by Gareth Lock
Header image: a deviant diver on the SMS Cöln, and other pictures courtesy of Gareth Lock, unless noted
In 1994, two US Army Black Hawk helicopters were shot down by two US Air Force F-15 fighter jets over northern Iraq killing all 26 people on board the choppers. When the story hit the media, it was almost unbelievable that two highly professional aircrews being guided by other equally professional operators on the Airborne Warning and Control System (AWACS) aircraft could mistake the Black Hawk helicopters for Mil Mi-28 Hind helicopters. But they did!
In his excellent book Friendly Fire: The Accidental Shootdown of U.S. Black Hawks over Northern Iraq, Scott Snook developed and demonstrated the concept of practical drift, a theory whereby each sub-organisation or team has a certain amount of leeway to undertake their operations. This flexibility acknowledges that you can’t follow the rules exactly to the letter all the time. The problem is that these small deviations compound across the wider system with potential disastrous results; and, importantly, no one appears to recognize that the drift is occurring. Snook’s event map describes a complicated web of relationships between multiple stakeholders—the tasking organisation, the aircrew in the Black Hawks, the F-15 aircrew, and the AWACS control team—all of whom were doing the best they could with their limited resources and quickly changing circumstances.
Practical drift is similar to the “Normalization of Deviance,” a concept Diane Vaughan developed during her examination of the Challenger Shuttle disaster. Vaugn explored the idea in her 1996 book, The Challenger Launch Decision – Risky Technology, Culture, and Deviance at NASA. Normalization of deviance has been discussed in a number of recent diving blogs in an attempt to explore the acceptance of the (continued) breaking of a single rule.
Rather than focus on a single rule, we should consider Vaughan’s definition wider than the individual level, and look to a larger scale. “Social normalization of deviance means that people within the organisation become so accustomed to a deviation that they don’t consider it as deviant, despite the fact that they far exceed their own rules for elementary safety.” Neil Richardson, a safety and human factors professional (and colleague of mine) operating primarily in the aviation domain, offers another perspective while addressing the same point: “The Shuttle programme was risk-managed right up until the point it wasn’t and the Challenger and crew were lost.”
Risk management vs, uncertainty management
Risk management is often mentioned in the “professional” arm of diving and diver training courses—such as dive master, instructor, and instructor trainer courses—but it is rarely covered in detail during “user” courses or sport diving. Despite this lack of formal content and process, we are constantly managing relevant uncertainties with the goal of providing an enjoyable dive for ourselves and our students and reducing the likelihood of having an adverse event.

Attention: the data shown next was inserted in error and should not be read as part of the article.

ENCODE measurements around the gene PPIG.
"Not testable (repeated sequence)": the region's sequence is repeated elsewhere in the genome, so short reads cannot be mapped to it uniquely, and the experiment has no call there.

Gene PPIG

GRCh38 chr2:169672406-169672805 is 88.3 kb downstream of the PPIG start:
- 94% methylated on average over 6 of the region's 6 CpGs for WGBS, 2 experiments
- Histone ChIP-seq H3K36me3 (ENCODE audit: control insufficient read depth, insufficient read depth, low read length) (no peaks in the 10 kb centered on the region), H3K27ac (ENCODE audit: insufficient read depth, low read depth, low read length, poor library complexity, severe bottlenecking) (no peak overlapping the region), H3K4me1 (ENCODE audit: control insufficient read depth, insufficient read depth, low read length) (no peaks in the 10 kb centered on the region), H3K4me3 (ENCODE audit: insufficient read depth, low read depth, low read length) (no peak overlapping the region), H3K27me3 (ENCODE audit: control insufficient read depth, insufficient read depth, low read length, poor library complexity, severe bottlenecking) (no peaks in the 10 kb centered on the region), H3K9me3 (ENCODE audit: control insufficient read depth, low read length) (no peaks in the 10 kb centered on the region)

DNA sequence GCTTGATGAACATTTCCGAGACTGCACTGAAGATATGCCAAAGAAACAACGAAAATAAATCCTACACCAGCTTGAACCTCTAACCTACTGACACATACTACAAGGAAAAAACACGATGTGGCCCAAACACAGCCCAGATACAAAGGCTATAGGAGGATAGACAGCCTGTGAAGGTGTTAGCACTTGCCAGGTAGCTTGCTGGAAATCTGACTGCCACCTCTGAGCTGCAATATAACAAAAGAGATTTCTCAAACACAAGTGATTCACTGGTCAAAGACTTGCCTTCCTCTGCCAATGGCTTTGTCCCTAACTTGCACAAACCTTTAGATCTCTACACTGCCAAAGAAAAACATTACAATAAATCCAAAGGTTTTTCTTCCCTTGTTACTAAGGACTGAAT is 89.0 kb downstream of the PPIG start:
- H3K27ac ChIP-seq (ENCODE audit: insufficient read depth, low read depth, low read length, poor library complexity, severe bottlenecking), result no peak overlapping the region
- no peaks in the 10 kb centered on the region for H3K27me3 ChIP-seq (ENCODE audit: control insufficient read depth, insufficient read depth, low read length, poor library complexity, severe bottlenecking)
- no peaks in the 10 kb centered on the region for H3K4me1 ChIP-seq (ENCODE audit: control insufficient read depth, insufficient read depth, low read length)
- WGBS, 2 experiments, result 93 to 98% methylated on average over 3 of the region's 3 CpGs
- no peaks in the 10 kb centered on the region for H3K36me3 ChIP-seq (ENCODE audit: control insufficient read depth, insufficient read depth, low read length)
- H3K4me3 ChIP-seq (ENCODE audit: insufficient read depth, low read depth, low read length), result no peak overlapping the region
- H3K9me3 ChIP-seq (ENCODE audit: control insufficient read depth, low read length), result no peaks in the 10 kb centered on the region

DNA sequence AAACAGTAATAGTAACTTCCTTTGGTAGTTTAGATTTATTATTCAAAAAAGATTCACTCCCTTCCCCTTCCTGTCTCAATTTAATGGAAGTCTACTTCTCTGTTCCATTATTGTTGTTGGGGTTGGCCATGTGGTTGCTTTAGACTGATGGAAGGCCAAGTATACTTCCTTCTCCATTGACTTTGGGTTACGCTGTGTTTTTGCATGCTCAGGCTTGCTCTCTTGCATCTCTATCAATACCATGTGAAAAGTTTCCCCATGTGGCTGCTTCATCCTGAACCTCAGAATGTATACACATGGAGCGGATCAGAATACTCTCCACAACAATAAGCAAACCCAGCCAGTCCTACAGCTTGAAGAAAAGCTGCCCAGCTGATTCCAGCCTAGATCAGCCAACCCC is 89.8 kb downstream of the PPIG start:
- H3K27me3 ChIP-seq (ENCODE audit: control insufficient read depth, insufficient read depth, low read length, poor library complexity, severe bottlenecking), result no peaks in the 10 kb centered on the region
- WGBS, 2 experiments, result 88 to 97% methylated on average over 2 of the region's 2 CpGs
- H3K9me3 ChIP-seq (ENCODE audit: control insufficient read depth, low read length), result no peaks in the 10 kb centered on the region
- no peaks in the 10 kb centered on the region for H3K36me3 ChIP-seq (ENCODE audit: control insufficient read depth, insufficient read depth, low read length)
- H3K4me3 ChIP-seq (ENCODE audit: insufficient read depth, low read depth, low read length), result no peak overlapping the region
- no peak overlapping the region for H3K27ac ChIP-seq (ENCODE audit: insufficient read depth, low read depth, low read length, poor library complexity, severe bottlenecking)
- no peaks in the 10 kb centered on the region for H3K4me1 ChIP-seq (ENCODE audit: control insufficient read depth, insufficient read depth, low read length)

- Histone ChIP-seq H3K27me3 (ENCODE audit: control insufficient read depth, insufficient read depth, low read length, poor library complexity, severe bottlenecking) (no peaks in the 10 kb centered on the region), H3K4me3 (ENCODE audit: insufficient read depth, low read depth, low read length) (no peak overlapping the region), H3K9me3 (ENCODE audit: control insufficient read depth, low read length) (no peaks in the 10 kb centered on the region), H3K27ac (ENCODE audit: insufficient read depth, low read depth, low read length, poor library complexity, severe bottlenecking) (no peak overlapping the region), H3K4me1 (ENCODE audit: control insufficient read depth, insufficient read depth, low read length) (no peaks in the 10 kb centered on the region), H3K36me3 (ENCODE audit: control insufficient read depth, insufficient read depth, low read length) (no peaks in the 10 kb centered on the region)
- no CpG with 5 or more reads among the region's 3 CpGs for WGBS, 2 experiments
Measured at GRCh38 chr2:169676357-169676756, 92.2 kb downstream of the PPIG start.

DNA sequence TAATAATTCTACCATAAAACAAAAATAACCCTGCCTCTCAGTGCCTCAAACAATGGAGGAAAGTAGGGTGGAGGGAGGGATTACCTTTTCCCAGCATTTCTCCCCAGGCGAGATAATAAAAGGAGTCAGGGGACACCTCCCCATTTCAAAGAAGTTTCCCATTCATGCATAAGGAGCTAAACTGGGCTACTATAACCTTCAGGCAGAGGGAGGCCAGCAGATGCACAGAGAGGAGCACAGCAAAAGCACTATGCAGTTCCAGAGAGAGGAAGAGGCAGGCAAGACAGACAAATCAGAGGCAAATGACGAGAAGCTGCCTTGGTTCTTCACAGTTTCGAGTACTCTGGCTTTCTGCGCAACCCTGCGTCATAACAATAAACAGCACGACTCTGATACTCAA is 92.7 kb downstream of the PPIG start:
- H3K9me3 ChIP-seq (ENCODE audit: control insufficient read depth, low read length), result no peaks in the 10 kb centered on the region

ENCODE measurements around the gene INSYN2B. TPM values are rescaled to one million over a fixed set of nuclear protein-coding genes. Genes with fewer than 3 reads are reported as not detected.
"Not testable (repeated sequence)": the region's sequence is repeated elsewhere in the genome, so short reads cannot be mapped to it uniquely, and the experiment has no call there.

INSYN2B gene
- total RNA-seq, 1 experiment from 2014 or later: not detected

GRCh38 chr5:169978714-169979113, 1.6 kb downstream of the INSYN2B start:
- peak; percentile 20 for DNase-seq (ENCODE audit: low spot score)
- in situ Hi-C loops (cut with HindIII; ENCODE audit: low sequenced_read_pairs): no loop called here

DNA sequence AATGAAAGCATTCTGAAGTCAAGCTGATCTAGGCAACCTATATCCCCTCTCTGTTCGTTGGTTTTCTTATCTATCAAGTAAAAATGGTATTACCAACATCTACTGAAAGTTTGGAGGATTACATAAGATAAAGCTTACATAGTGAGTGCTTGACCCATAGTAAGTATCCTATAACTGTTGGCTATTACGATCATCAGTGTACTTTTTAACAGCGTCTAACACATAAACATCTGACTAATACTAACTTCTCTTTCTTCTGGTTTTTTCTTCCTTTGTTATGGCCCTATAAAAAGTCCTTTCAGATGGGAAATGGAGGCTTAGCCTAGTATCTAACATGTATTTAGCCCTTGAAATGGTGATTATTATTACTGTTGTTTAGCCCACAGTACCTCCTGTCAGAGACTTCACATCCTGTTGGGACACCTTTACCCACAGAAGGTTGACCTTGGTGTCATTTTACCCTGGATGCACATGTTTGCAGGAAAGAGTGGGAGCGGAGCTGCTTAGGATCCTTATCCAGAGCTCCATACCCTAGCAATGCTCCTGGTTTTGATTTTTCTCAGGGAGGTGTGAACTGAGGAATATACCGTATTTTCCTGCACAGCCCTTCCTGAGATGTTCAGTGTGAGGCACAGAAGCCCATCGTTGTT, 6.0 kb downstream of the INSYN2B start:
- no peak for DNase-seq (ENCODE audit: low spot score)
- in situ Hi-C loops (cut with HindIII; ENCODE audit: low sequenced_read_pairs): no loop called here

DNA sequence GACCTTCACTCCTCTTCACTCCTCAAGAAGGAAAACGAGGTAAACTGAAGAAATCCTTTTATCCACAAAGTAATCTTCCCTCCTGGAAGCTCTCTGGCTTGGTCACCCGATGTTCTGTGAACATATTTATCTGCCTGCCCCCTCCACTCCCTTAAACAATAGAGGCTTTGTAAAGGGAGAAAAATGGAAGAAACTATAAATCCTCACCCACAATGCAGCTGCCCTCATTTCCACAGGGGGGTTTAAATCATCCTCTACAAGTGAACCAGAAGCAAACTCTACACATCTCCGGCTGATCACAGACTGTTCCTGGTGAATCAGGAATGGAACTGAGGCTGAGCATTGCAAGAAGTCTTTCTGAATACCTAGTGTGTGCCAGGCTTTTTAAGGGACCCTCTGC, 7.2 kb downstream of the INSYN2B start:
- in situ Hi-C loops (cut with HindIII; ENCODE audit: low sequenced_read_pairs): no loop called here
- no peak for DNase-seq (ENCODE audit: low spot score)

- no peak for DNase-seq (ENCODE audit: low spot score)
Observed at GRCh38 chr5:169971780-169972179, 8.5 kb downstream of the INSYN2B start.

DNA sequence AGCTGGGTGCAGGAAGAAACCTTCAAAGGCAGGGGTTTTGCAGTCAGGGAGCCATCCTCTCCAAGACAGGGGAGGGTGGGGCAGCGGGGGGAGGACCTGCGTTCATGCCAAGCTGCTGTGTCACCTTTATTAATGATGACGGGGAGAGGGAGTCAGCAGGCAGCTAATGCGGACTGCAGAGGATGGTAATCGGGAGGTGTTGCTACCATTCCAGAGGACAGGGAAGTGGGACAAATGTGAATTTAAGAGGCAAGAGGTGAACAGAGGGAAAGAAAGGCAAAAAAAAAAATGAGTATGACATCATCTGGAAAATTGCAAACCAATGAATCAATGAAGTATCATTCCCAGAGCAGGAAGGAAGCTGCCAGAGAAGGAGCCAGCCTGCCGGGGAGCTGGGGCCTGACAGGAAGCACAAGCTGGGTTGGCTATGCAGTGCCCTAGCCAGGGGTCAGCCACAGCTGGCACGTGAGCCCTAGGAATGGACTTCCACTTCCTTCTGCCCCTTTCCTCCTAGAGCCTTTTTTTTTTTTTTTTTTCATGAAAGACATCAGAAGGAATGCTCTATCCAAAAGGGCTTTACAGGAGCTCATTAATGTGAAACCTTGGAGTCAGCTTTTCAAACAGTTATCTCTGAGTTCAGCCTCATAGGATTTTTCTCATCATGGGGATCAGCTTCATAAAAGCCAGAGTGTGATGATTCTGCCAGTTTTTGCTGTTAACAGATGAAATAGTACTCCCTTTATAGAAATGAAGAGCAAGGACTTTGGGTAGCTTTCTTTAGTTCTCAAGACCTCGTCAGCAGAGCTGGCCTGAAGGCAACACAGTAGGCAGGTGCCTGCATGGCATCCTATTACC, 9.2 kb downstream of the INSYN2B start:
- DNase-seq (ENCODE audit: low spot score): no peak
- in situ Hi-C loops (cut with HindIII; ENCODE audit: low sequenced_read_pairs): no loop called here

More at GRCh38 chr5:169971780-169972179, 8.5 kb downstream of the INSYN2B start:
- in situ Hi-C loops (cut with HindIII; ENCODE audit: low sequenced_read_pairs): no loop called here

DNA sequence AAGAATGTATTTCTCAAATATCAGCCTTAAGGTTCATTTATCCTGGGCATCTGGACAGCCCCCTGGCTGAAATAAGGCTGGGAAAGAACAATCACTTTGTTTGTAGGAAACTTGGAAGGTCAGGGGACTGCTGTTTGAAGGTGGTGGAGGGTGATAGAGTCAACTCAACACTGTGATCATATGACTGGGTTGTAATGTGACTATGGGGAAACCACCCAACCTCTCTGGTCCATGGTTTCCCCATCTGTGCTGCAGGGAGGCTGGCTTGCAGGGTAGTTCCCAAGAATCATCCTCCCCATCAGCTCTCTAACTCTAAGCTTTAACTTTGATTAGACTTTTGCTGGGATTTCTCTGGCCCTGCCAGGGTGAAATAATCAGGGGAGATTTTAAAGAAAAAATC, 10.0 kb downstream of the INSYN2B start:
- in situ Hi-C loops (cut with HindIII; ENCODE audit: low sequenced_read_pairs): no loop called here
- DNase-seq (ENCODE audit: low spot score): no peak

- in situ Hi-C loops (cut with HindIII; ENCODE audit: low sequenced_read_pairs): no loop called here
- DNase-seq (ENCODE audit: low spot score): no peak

The term “uncertainties” has specifically been used instead of “risk” because of the way that we normally make decisions in an uncertain environment. When managing risk, we are often comparing historical analyses of quantitative data to determine likelihood and consequence using the logical or System 2 part of the brain. However, when we are managing uncertainties, we use a different part of the brain—often described as System 1—which relies on pattern matching, cognitive biases and mental shortcuts. Importantly, System 1 is heavily influenced by our emotions, which is why we often react quickly rather than logically.
Equating “risk” and “uncertainties” is like conflating the “apple” type of decision-making with the “orange” type of decision-making. They are both decision-making concepts, but they have different processes and applications and can lead to different outcomes.
We need to recognize that the uncertainties we deal with while diving aren’t just focused on physical safety/harm, but also cover legal, reputation, financial, psychological, and social uncertainties and their associated outcomes. Research has shown that the fear of psychological harm can be stronger than the fear of physical harm.
In the diving industry, when something goes wrong, the (social) media and “investigations” often focus on the proximal causes—those that are closest in time and space to the event—of what happened. There is a focus on violations, rule-breaking, human error, recklessness, or direct health issues, and only sometimes do supervisory/instructional factors come into the discussion. Furthermore, the media rarely examines “local rationality” (why it made sense for the individual to do what they did) or the immediate or wider organisational and cultural factors that may have been present.